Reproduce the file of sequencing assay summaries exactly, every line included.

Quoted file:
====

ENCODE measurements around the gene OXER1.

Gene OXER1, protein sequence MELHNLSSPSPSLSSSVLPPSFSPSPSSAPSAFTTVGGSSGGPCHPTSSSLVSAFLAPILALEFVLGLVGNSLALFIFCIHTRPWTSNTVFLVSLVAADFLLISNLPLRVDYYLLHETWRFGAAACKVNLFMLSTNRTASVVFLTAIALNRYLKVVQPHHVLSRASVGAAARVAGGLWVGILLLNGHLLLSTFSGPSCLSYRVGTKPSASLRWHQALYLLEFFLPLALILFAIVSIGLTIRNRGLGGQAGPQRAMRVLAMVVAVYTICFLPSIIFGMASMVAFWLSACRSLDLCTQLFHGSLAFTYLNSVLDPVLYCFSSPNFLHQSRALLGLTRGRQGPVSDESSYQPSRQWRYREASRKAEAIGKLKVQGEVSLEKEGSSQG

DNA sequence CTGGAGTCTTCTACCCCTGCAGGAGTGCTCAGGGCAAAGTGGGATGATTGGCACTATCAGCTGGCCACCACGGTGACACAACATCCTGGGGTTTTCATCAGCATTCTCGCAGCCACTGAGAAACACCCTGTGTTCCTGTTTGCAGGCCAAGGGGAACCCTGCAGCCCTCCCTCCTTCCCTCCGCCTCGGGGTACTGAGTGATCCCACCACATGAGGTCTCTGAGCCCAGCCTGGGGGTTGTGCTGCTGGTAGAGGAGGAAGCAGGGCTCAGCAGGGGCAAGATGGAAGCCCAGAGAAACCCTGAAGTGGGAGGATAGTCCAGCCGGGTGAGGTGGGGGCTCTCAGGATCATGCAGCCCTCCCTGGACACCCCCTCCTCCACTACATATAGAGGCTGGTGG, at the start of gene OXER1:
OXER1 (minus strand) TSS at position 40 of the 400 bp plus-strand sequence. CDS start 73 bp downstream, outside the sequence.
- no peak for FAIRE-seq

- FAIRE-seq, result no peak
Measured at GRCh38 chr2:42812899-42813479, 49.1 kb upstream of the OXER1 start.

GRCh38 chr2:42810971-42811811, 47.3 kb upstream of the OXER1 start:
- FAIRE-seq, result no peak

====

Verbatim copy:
ENCODE measurements around the gene OXER1.

Gene OXER1, protein sequence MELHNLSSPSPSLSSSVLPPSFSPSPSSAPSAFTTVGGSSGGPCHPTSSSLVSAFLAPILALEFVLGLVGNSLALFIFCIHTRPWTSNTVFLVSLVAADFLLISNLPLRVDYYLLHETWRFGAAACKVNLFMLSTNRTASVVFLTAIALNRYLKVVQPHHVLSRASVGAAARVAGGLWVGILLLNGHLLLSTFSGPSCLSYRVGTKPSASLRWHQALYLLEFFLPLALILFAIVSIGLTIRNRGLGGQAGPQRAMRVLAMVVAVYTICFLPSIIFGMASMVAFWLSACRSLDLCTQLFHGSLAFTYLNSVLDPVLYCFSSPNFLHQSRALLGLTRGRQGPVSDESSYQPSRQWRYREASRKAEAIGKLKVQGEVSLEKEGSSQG

DNA sequence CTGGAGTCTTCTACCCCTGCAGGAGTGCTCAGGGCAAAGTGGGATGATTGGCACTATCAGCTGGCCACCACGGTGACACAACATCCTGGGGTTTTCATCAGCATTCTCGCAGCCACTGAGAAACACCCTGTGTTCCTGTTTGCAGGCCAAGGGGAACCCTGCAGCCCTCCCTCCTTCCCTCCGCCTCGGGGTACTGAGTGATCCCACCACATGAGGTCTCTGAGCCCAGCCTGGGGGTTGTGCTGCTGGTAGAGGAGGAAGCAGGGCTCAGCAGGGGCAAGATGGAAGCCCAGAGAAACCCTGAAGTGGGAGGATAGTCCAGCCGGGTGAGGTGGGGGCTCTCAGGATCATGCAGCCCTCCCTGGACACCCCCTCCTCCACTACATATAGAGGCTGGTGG, at the start of gene OXER1:
OXER1 (minus strand) TSS at position 40 of the 400 bp plus-strand sequence. CDS start 73 bp downstream, outside the sequence.
- no peak for FAIRE-seq

- FAIRE-seq, result no peak
Measured at GRCh38 chr2:42812899-42813479, 49.1 kb upstream of the OXER1 start.

GRCh38 chr2:42810971-42811811, 47.3 kb upstream of the OXER1 start:
- FAIRE-seq, result no peak